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LESSON 3.2 The Brain

LESSON 3.2 The Brain

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LESSON 3.2 The Brain

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  1. LESSON 3.2The Brain OBJECTIVES Identify the different technologies used to study the brain. Identify the three major brain regions.

  2. Monday, September 9th • You get your tests back!!!!  • Looking at the 3 major parts of the brain • Examples…

  3. Warm Up: Soda Article

  4. Pinkie and the Brain  •

  5. Weighs approximately 3 pounds Mostly water - 78% Fat - 10% Protein - 8% Soft enough to cut with a butter knife Grapefruit-sized organ Outside of the brain  Convolutions or folds (like a folded up piece of paper) Wrinkles are part of the cerebral cortex Folds allow maximum surface area Facts about the Brain

  6. The Three Major Brain Regions • The hindbrain is the part of the brain found at the rear base of the skull that controls the most basic biological needs for life.

  7. Medulla, Pons, Cerebellum • Medulla: top of spinal cord • Controls breathing, heart rate, swallowing and digestion, upright posture • Pons: above the medulla • Sleep and arousal • Cerebellum • Regulation and coordination of movement • learning

  8. Damage • DAMAGE TO THE CEREBELLUM • Results in deficits in balance, coordination, skilled movement. • DAMAGE TO THE BRAIN STEM • Results in the disruption of vital involuntary actions such as heart rate, breathing  death

  9. Cerebellar Gait •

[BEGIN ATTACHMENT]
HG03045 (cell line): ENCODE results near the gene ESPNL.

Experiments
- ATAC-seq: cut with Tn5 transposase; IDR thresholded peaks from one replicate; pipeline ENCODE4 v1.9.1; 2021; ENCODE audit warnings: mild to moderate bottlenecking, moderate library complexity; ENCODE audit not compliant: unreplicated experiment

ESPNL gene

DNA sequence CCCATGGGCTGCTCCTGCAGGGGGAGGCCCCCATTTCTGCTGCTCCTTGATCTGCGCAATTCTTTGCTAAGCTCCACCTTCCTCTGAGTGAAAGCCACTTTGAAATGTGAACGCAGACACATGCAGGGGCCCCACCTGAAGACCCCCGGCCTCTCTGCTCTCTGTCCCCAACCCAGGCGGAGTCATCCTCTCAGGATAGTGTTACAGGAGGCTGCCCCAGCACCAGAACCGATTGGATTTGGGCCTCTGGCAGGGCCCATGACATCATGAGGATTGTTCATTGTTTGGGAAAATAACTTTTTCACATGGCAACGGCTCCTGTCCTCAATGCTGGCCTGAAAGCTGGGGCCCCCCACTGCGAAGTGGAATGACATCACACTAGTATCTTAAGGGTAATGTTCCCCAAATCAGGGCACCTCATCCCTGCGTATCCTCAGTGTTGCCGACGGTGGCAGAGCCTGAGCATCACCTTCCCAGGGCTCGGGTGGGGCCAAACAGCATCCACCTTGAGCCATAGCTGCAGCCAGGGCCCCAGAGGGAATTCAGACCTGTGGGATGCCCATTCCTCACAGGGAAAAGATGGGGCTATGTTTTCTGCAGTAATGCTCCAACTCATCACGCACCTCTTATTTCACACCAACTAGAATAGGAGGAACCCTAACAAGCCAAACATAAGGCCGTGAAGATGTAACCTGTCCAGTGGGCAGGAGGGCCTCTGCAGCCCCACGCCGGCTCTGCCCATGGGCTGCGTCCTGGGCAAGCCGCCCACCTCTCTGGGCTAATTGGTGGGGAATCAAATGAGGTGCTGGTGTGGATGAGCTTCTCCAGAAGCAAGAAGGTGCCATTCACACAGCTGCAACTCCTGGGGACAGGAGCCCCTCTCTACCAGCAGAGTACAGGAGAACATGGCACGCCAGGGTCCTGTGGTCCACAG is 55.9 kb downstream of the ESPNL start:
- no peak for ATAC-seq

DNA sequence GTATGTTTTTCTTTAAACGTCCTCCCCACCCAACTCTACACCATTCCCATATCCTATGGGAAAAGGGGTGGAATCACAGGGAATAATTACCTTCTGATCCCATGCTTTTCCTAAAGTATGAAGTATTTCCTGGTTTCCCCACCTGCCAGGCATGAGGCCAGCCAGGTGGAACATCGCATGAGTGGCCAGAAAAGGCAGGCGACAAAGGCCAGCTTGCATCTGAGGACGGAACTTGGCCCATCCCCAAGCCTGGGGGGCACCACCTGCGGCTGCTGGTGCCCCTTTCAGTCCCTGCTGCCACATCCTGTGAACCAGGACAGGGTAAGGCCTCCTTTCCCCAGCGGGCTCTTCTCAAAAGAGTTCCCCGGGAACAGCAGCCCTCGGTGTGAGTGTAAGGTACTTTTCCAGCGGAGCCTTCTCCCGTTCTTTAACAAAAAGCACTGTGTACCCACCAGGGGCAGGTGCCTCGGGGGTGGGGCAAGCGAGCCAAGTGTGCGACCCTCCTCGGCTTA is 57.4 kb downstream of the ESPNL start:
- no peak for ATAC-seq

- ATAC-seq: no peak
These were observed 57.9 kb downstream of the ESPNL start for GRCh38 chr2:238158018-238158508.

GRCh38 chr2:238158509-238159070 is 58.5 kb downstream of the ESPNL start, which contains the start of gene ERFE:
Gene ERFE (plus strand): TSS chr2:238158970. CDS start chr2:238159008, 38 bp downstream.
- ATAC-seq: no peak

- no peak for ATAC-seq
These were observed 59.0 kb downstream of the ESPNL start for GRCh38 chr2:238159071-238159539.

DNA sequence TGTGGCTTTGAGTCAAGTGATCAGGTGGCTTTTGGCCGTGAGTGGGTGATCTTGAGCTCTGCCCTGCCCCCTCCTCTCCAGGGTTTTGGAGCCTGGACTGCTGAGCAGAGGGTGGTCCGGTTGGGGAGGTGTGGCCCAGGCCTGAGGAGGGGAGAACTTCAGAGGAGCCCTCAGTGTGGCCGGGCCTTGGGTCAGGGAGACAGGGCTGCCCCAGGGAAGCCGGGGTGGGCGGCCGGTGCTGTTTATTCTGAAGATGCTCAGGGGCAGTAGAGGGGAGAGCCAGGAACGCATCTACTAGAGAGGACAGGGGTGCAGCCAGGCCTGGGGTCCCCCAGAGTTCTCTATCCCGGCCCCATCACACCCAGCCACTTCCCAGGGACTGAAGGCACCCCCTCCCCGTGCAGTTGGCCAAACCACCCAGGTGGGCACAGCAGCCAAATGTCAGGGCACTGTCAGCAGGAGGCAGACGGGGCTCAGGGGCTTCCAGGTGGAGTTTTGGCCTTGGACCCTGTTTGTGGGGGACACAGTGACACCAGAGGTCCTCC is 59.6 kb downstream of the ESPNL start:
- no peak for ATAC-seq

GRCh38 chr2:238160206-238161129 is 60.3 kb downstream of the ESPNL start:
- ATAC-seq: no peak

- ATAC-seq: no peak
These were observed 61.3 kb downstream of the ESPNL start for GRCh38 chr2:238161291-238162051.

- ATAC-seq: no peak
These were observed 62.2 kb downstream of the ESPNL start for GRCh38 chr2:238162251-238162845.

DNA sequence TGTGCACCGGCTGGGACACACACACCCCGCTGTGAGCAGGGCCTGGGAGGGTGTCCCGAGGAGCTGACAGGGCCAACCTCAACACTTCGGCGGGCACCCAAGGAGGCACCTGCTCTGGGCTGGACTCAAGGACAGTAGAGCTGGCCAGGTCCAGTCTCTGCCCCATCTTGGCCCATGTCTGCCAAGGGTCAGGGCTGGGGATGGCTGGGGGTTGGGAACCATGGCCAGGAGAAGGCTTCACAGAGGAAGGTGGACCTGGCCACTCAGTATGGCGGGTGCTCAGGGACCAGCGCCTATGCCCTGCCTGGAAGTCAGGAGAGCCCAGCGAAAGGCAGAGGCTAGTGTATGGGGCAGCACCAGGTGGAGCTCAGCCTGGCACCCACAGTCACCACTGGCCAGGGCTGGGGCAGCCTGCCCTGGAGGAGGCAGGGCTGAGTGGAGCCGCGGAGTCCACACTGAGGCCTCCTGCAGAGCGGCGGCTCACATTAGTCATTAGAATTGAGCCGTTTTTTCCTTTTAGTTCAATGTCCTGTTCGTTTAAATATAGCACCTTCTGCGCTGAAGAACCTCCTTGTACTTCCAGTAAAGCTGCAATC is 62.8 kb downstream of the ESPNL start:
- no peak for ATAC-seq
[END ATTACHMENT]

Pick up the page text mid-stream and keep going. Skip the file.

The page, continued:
10. Cerebellar Ataxia •

  11. Boy without a Cerebellum •

  12. Midbrain • The midbrain is the part of the brain above the hindbrain that plays a role in attention, stimulation, and consciousness.

  13. Midbrain • Combines sensory information and sends it to other brain regions

  14. Reticular formation: • Reticular formation: • Regulation and maintenance of sleep and consciousness • Startled by loud noise- heightened arousal • Sleep through familiar sounds • Damaged: may have permanent coma

  15. Forebrain • The forebrain is the part of the brain above the midbrain that controls emotional reactions, thought processes, movement, sensory information and body temperature.

  16. Limbic System • Limbic System: inter-related doughnut shaped neural structures. • Two main structures: • Amygdala: controls fear and aggression • Hippocampus: memory formation • Removed for H.M.

  17. 50 First Dates… •

  18. Patient HM:Henry Molaison • Born 1926 • Died 2008 • Henry Gustav Molaison, known widely as H.M., was an American memory disorder patient whose hippocampi, parahippocampal gyrus, and amygdalae were surgically removed in an attempt to cure his epilepsy • Brain donated to science

  19. Patient HM •

  20. Retrograde Amnesia- Hippocampus •

  21. The Vow- Hippocampus •

  22. Thalamus • Thalamus: the brain’s sensory relay station. • Sorts and sends messages from the eyes, ears, tongue, and skin to other parts of the brain.

  23. Hypothalamus Hypothalamus: located under the thalamus • Provide homeostasis, constant internal body state • Regulates eating, drinking, and sexual behavior. • Controls the release of hormones from pituitary gland.